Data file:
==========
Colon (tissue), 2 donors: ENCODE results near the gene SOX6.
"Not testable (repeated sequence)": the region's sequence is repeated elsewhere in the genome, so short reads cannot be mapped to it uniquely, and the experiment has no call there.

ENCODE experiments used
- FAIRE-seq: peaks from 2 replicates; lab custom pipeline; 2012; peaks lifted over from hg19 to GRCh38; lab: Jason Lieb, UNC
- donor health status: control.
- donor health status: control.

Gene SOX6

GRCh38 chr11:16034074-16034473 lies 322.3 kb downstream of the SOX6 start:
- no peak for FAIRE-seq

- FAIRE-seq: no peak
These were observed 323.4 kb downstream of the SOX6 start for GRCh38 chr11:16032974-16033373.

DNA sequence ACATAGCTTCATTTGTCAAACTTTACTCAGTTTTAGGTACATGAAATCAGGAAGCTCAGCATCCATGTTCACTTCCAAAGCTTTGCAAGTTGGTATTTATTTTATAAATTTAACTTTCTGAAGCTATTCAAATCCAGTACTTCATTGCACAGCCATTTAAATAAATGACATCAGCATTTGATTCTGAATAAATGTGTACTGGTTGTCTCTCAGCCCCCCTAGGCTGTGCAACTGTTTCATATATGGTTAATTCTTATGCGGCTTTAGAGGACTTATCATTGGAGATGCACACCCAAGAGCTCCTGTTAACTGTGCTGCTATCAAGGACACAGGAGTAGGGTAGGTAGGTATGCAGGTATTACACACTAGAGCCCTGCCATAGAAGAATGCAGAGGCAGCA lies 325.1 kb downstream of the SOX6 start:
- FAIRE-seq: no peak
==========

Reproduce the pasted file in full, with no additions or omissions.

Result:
Colon (tissue), 2 donors: ENCODE results near the gene SOX6.
"Not testable (repeated sequence)": the region's sequence is repeated elsewhere in the genome, so short reads cannot be mapped to it uniquely, and the experiment has no call there.

ENCODE experiments used
- FAIRE-seq: peaks from 2 replicates; lab custom pipeline; 2012; peaks lifted over from hg19 to GRCh38; lab: Jason Lieb, UNC
- donor health status: control.
- donor health status: control.

Gene SOX6

GRCh38 chr11:16034074-16034473 lies 322.3 kb downstream of the SOX6 start:
- no peak for FAIRE-seq

- FAIRE-seq: no peak
These were observed 323.4 kb downstream of the SOX6 start for GRCh38 chr11:16032974-16033373.

DNA sequence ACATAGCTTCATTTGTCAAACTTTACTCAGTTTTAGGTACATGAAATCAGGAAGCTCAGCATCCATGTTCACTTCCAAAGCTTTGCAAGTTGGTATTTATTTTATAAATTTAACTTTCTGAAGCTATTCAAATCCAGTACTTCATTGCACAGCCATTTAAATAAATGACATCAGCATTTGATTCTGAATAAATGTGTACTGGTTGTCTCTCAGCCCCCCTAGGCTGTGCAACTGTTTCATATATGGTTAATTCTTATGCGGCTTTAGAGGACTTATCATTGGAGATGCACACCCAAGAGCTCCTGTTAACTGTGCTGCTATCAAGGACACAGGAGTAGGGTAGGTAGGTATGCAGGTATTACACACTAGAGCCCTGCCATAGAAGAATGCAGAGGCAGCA lies 325.1 kb downstream of the SOX6 start:
- FAIRE-seq: no peak